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Iran's deputy health minister contracts coronavirus
Tehran, February 26, 2020
Iran's deputy health minister Iraj Harirchi has said he had been infected with COVID-19, a day after he appeared symptomatic in a press conference.
The virus has killed 15 people in Iran, making it the worst-hit region outside of China.
"I've had a fever since Monday. The first test I took late last night came back positive and I have been in isolation since then. Just now they told me the final test was also positive," he said.
Harirchi said he was receiving treatment and that he was waiting for his fever to drop.
"I want to assure you that with the help of the Ministry of Health, and the support from you, the government and the pillars of the system, we will successfully fight this virus in the coming weeks."
Reformist MP Mahmoud Sadeghi, who was banned from running in the coming elections, has also contracted the disease, he said on Twitter.
There was recent controversy in Iran when Ahmad Amirabadi Farahani, a lawmaker representing the city of the holy city Qom, claimed 50 people had died from coronavirus in Iran, a much higher number than the official line, Efe news reported.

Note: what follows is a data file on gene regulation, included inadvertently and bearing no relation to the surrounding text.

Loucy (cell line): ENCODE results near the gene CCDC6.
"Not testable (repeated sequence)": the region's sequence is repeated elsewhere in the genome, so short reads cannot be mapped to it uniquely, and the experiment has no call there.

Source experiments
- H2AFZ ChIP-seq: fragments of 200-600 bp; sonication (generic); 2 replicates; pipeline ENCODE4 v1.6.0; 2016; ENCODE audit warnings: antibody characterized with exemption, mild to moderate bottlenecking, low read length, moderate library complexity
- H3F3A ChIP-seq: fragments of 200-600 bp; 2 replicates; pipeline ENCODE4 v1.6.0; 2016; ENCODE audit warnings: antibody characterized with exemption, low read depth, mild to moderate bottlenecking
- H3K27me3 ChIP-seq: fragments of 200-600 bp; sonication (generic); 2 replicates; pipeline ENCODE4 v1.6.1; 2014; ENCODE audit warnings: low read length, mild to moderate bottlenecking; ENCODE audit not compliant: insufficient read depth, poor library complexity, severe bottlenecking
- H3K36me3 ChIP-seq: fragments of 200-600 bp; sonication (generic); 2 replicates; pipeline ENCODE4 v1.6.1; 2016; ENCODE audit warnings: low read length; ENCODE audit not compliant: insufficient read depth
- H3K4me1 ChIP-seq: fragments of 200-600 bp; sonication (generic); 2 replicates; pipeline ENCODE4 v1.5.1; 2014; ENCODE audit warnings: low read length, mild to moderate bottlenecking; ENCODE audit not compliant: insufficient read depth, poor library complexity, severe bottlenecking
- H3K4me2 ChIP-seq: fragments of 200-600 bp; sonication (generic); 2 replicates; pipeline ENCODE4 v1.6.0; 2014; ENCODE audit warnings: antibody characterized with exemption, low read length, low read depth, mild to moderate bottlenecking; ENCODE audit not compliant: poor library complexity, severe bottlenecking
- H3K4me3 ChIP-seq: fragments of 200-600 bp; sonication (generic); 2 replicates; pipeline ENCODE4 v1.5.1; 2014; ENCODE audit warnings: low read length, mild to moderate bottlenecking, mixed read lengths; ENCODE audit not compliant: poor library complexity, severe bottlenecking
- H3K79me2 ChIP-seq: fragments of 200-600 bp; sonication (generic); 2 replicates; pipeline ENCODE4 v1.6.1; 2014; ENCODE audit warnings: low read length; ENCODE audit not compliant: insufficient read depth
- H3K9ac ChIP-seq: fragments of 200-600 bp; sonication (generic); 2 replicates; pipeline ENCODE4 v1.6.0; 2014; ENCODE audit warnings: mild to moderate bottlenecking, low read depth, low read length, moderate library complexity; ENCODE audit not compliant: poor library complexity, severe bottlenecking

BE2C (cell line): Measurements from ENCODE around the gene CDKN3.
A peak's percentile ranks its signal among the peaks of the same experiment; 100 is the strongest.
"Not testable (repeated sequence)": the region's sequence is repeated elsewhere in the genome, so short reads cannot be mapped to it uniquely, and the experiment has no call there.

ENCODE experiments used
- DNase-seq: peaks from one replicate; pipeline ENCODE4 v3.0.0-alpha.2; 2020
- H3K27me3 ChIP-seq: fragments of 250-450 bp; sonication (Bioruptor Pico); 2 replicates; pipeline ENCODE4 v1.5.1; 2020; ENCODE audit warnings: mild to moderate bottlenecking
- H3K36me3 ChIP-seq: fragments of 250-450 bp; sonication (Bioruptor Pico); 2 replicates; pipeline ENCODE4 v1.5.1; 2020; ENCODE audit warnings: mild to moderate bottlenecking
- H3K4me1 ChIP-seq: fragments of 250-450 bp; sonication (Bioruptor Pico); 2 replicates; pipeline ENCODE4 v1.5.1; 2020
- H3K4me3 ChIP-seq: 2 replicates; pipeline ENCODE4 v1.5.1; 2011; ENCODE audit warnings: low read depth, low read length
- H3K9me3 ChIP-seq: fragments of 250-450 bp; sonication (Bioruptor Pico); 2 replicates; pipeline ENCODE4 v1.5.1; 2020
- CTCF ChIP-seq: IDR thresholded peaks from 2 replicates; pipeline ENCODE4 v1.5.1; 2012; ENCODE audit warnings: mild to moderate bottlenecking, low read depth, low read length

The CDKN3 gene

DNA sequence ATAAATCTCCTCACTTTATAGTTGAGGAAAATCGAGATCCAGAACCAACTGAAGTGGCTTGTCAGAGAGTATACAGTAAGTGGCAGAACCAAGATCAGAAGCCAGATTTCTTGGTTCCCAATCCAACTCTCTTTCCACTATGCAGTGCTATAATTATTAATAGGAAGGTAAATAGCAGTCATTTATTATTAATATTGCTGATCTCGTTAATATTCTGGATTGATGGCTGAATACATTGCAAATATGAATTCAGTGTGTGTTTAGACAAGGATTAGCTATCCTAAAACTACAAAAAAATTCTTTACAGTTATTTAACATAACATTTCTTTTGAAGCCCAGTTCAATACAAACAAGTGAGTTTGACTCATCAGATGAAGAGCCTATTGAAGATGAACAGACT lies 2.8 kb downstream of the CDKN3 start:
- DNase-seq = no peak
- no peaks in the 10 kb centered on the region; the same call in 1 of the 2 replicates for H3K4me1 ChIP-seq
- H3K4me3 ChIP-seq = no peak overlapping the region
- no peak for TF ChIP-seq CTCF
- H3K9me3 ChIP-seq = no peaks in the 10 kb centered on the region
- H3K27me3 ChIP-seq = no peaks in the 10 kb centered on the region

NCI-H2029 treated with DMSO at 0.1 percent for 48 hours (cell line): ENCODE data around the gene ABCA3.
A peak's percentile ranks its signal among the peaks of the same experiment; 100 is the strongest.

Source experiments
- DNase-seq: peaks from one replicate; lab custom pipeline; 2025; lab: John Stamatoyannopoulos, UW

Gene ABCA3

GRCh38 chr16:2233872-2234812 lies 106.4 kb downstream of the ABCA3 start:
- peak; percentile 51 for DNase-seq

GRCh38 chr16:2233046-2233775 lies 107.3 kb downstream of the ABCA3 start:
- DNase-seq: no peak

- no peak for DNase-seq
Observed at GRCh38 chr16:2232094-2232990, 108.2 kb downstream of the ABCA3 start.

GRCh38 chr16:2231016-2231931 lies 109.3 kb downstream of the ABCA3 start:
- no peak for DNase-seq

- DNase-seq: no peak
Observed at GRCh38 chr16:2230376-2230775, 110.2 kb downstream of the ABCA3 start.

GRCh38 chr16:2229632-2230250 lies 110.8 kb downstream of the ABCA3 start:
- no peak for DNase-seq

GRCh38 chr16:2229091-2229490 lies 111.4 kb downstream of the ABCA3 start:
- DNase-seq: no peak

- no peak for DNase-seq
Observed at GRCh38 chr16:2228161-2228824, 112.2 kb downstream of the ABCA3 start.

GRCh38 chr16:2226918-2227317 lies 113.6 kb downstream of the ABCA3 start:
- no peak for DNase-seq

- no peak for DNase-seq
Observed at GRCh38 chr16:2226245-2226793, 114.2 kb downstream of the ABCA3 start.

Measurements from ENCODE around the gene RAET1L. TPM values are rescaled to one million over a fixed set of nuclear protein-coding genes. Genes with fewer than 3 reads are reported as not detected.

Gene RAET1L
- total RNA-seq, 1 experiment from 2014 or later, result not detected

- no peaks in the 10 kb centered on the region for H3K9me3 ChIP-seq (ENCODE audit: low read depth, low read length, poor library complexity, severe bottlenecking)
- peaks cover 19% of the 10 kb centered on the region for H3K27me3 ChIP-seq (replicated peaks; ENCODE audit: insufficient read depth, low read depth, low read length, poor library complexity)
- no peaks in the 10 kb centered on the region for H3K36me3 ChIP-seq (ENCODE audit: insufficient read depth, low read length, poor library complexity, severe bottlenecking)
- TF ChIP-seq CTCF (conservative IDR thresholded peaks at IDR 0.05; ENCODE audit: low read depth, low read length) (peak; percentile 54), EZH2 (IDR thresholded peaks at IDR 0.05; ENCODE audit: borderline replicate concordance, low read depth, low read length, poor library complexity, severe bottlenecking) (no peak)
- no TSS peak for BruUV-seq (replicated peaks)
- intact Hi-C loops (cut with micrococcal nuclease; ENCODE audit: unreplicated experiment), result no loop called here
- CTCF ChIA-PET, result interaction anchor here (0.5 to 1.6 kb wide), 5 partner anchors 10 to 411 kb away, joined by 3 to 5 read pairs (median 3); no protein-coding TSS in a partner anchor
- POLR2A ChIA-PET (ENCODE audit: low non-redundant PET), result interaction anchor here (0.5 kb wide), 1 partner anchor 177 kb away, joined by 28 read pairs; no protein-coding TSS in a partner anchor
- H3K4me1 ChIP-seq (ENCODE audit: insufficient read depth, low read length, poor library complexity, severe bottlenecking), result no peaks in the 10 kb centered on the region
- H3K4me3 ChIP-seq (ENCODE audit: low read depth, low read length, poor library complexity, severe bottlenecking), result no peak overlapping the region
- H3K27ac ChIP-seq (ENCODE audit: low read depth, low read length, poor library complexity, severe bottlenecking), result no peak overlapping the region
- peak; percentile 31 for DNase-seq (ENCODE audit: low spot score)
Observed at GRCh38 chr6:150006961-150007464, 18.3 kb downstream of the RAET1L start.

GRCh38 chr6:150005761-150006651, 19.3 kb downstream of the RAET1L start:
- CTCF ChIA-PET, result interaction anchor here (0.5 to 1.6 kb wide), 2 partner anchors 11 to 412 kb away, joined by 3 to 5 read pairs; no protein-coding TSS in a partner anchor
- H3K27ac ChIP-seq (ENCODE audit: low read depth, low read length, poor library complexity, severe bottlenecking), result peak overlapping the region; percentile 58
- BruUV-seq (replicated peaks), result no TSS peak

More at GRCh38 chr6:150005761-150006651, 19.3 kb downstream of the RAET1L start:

Harirchi gave a press conference alongside government spokesman Ali Rabiei denying those claims on Monday.
The deputy minister appeared to be wiping sweat from his brow and demonstrated some of the symptoms associated with the disease.
The World Health Organization is sending a team of experts to help Iranian authorities address the COVID-19 outbreak.
Iran's health spokesperson Kianush Jahanpur said the total number of active cases in Iran stood at 95.
He said 35 new cases had been detected since the previous day, 19 of those in Qom and nine in Tehran.
Several neighbouring countries reported their first cases on Monday related to people who had recently travelled home from Iran, where many had visited Qom, a pilgrimage site.
Bahrain and the United Arab Emirates halted flights to Iran.
The usual hustle and bustle of Tehran has been tempered by the outbreak. Public transports, restaurants and cafes are all but empty.
There was a different atmosphere in the supermarkets, where crowds of people rushed to buy up non-perishable products, like tins of pasta and rice.
"If it keeps up, the products are going to run out and the suppliers can't keep up with the quantity," Ahad, an employee in a grocery store in north Tehran, said.
Some citizens are preparing to lock themselves away in self-isolation. Authorities have already suggested that those who can should work from home.
Schools and universities have postponed classes.
Hassan, a computer engineer, said all of his classes had been cancelled for the week.
"I would rather stay at home, and if I could I would leave Iran," he said.
Bordering nations Turkey, Iraq, Pakistan and Armenia have all closed their borders to Iran.
Most flights into Tehran have also been cancelled in a bid to curb the spread of COVID-19.